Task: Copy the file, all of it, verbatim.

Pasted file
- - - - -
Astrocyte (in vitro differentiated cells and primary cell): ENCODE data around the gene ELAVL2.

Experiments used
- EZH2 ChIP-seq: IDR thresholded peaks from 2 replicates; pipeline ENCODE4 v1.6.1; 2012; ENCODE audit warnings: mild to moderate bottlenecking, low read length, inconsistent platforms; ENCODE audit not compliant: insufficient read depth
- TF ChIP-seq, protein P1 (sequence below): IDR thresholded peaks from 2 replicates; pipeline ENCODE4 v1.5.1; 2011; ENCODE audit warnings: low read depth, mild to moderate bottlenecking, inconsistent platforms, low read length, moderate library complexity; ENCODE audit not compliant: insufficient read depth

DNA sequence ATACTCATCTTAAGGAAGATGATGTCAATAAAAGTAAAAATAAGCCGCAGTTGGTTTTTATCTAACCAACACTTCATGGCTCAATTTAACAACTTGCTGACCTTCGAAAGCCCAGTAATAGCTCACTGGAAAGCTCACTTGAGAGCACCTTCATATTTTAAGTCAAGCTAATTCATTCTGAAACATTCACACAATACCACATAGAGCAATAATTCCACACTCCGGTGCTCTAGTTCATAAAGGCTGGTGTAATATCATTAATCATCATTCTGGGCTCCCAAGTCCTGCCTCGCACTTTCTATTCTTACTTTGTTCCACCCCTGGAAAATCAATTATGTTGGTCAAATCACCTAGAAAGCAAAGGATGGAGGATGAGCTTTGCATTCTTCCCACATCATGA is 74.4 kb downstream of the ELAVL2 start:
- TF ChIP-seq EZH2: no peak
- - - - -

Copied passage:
Astrocyte (in vitro differentiated cells and primary cell): ENCODE data around the gene ELAVL2.

Experiments used
- EZH2 ChIP-seq: IDR thresholded peaks from 2 replicates; pipeline ENCODE4 v1.6.1; 2012; ENCODE audit warnings: mild to moderate bottlenecking, low read length, inconsistent platforms; ENCODE audit not compliant: insufficient read depth
- TF ChIP-seq, protein P1 (sequence below): IDR thresholded peaks from 2 replicates; pipeline ENCODE4 v1.5.1; 2011; ENCODE audit warnings: low read depth, mild to moderate bottlenecking, inconsistent platforms, low read length, moderate library complexity; ENCODE audit not compliant: insufficient read depth

DNA sequence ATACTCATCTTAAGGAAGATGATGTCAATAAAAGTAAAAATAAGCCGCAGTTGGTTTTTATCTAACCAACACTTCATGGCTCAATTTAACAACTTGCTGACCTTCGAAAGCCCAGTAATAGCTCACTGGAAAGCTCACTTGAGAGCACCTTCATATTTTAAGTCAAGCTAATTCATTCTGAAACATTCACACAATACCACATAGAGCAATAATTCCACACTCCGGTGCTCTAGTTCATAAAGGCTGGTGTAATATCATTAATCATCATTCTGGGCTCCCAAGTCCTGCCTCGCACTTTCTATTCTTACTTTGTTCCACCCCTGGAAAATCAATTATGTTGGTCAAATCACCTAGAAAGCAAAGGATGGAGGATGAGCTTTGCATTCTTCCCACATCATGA is 74.4 kb downstream of the ELAVL2 start:
- TF ChIP-seq EZH2: no peak